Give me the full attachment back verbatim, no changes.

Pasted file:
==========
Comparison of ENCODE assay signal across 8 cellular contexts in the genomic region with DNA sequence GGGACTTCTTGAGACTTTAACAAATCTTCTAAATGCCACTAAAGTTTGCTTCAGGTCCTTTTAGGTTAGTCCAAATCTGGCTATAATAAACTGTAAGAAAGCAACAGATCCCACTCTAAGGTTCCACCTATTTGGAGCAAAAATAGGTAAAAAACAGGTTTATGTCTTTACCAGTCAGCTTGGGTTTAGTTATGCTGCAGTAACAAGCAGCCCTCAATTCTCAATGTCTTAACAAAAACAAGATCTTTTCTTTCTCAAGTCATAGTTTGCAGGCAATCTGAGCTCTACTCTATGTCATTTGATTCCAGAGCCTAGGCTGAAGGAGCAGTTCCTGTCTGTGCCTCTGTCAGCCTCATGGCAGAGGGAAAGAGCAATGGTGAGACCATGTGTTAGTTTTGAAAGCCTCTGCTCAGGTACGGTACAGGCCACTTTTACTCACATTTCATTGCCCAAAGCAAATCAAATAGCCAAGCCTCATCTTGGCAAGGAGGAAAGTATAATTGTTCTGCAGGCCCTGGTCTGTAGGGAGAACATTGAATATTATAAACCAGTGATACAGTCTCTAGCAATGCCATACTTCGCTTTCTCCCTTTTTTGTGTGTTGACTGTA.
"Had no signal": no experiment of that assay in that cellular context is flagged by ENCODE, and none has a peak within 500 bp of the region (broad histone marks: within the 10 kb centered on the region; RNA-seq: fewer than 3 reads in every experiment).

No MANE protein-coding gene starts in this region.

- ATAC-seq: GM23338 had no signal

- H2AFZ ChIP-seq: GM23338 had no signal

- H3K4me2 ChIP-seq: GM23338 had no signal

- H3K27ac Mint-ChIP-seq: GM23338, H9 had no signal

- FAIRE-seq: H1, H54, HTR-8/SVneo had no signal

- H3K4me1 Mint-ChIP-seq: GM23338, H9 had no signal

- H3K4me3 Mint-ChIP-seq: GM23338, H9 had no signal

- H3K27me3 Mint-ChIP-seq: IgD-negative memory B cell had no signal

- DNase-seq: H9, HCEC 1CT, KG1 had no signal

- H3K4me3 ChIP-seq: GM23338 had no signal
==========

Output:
Comparison of ENCODE assay signal across 8 cellular contexts in the genomic region with DNA sequence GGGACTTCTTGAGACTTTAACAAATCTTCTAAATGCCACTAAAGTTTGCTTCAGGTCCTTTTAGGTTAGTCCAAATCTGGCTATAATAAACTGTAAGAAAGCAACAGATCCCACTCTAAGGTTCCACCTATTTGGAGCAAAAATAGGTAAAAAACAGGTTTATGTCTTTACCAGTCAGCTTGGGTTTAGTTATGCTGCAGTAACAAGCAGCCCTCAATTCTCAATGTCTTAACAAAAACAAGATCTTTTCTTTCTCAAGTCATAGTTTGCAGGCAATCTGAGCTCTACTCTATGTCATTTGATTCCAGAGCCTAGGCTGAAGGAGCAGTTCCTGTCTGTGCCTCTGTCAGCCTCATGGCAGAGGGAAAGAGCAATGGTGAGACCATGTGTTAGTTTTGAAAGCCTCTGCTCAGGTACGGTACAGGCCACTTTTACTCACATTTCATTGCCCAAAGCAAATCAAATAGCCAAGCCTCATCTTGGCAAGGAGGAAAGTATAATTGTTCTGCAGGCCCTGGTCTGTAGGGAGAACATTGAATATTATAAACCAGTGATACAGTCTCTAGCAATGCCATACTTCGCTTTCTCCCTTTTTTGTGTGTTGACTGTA.
"Had no signal": no experiment of that assay in that cellular context is flagged by ENCODE, and none has a peak within 500 bp of the region (broad histone marks: within the 10 kb centered on the region; RNA-seq: fewer than 3 reads in every experiment).

No MANE protein-coding gene starts in this region.

- ATAC-seq: GM23338 had no signal

- H2AFZ ChIP-seq: GM23338 had no signal

- H3K4me2 ChIP-seq: GM23338 had no signal

- H3K27ac Mint-ChIP-seq: GM23338, H9 had no signal

- FAIRE-seq: H1, H54, HTR-8/SVneo had no signal

- H3K4me1 Mint-ChIP-seq: GM23338, H9 had no signal

- H3K4me3 Mint-ChIP-seq: GM23338, H9 had no signal

- H3K27me3 Mint-ChIP-seq: IgD-negative memory B cell had no signal

- DNase-seq: H9, HCEC 1CT, KG1 had no signal

- H3K4me3 ChIP-seq: GM23338 had no signal